August 23, 2011


Country Music's Gutsy, Modern Traditionalist (BARRY MAZOR, 8/09/11, WSJ)

At a time when new country acts are so regularly culled from prime-time talent contestants, the ranks of pop or film stars, or aspiring business majors, Ms. Shepherd's route to recognition has itself been more traditional--singing at county fairs, rodeos and local competitions; opening for John Conlee, Charlie Daniels and Ronnie Milsap by the age of 10, with an early repertoire heavy on Patsy Cline material learned from the record collection of her aunt, a beauty-shop operator. A self-made record at age 15 led to an invitation to make demos in Nashville, the trip financed by a loan from a neighborhood bank. She was soon signed as a writer and singer. She arrived on the scene with a love and knack for understated traditional country, despite coming of age in the era of Shania Twain and Garth Brooks pop theatricality.

"I was always a little behind my time," she notes, "because I had a couple of big brothers 10 and 12 years older than me, and they listened to older country music from George Jones and Keith Whitley. And when I was in school rawer country from Randy Travis, Alan Jackson, Patty Loveless and Pam Tillis were still pretty present on the radio." (With the unmistakably greasy, R&B-influenced Deep South tinge to some of Ms. Shepherd's vocals, it will not be a surprise to learn that she's also spent time taking in the music of The Black Crowes, Etta James and Elvis Presley.)

The rural references in Ms. Shepherd's songs are unsurprising in the sense that she and husband Roland Cunningham routinely return home to Alabama and cows that need milking, but they're not the core content of many of today's pop country records. Neither is a native twang as rich as hers, and for today's radio that can sometimes be raised as an issue in itself.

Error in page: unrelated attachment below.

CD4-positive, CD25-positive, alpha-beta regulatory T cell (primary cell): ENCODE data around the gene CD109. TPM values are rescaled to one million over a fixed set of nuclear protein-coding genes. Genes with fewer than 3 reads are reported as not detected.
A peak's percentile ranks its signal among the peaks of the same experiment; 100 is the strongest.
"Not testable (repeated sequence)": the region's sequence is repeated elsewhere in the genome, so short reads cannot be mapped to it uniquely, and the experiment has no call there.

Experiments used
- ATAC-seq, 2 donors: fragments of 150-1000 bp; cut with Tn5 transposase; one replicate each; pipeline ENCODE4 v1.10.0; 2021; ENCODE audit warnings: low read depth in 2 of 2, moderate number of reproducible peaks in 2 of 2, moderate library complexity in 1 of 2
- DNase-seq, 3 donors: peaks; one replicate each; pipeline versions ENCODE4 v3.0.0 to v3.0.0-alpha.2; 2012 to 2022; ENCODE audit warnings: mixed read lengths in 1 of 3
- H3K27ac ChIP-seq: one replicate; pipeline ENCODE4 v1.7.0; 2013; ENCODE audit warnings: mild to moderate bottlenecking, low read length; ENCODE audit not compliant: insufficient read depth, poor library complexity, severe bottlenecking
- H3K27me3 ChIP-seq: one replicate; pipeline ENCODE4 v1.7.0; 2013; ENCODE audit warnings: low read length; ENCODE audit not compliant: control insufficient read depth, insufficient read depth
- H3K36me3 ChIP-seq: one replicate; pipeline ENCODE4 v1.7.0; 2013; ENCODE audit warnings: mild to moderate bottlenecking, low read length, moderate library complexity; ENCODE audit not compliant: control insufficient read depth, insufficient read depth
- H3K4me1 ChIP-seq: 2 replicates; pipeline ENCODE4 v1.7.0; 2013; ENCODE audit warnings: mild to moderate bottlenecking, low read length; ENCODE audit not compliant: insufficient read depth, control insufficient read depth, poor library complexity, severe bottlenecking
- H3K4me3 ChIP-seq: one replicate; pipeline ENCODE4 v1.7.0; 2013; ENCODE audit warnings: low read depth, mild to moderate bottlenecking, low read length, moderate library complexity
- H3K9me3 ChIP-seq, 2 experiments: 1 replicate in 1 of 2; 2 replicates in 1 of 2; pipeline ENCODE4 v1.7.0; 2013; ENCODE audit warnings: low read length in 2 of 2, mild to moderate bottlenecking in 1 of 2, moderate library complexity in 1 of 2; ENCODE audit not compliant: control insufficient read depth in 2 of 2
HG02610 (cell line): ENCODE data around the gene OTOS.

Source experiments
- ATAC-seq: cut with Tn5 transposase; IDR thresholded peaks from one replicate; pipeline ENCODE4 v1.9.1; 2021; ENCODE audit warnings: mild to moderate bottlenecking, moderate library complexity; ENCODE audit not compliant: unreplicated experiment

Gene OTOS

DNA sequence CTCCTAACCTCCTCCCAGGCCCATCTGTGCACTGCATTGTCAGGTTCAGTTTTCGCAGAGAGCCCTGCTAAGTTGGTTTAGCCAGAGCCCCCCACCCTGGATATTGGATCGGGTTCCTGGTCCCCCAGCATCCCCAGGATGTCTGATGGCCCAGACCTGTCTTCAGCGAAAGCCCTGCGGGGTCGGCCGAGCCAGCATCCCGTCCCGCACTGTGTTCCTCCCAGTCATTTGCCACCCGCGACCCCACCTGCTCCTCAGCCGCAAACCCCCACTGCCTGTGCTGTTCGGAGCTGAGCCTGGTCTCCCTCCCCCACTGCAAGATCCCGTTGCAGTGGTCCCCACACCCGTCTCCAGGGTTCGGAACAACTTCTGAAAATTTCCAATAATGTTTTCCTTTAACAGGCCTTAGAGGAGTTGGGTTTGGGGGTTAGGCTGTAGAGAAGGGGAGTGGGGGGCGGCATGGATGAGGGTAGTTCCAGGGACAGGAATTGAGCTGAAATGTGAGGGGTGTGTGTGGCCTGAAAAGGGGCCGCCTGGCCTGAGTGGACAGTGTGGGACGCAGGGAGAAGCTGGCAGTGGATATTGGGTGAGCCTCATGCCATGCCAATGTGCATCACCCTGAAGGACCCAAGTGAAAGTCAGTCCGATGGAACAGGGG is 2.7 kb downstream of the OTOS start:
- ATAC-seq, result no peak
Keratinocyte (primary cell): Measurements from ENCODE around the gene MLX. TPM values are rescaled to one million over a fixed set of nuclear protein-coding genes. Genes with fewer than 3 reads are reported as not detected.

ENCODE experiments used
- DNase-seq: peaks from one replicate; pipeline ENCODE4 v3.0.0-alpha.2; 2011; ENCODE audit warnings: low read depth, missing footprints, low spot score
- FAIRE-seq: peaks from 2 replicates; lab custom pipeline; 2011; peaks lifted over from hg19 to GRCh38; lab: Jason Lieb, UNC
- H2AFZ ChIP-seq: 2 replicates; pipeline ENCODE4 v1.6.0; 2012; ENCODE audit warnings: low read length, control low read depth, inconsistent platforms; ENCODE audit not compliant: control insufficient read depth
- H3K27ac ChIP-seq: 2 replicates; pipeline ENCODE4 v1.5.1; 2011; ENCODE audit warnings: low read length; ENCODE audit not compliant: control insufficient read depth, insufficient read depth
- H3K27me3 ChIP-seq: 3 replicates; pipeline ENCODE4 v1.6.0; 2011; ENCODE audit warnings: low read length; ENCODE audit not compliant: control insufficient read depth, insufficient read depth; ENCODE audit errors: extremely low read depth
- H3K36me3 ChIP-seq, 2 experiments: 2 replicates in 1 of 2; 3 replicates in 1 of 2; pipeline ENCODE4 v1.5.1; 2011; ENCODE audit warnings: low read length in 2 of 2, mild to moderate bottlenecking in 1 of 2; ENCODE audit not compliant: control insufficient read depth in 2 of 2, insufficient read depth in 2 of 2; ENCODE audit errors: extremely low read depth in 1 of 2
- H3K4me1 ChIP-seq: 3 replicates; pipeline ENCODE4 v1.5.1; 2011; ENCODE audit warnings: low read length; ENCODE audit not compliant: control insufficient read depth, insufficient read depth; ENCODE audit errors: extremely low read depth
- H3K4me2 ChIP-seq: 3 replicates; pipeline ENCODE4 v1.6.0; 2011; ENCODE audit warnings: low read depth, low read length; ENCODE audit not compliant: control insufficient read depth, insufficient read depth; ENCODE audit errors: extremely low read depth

"It has been," she admits. "There's so much politics and so much business that go into the music business, and sometimes I think that can water things down too much. I can't go into Nashville and make a record and not think about whether it's radio-friendly; doing that's just smart business. But you don't give up any of your music because of it. I definitely don't believe in sacrificing who you are, or how you want to sing--or anything like that. So I'm proud that I can go, 'You know, this really is my own sound, and these songs really don't sound like anybody else's.'"

It's pleasing to picture Ms. Shepherd at home on the porch with a guitar, writing her songs, solo, and many of her slow, personal ballads were born right there. But she's recently found Music Row style co-writing, working with such proven hit-making veterans as Dean Dillon and Bobby Pinson--an energizing alternative, especially for the faster songs on her record.

Ashton Shepherd: Country Music With Roots (NPR, July 29, 2011)
In these days of citified, even glamorous country singers, Ashton Shepherd lives the life other country stars just sing about. Her new album, Where Country Grows, is her second, but Shepherd hasn't moved to a big spread outside Nashville. She still lives in Alabama. She sells vegetables out of the back of her pickup truck when she's not on tour.

"Me and my husband are still living on six acres, in a single-wide trailer," Shepherd says. "I'll get depressed out on the road simply because I'm not being the mama that's cooking supper every night, or that's fixing my husband's plate and my baby's plate. You miss those things, and I miss them. It makes me feel good to grow things in the garden and put things up in jars."

A lot of the stories Shepherd tells in her songs are true stories -- none more so than the one in "Rory's Radio."

"Rory was my brother Jeff's best friend," she says. "Jeff lost his life in a car accident in 1999. I was 13 years old. And Rory was still there. It was really nice to have somebody that came by to see Mom and Daddy. That really was plugging such an empty space in our life at that time."

Shepherd says the song doesn't mention the sadness of her brother's death; it's about remembering the innocence she and Rory and her family had before he died.

"It doesn't drag you down," she says. "It actually lifts you up."

Posted by at August 23, 2011 5:29 AM

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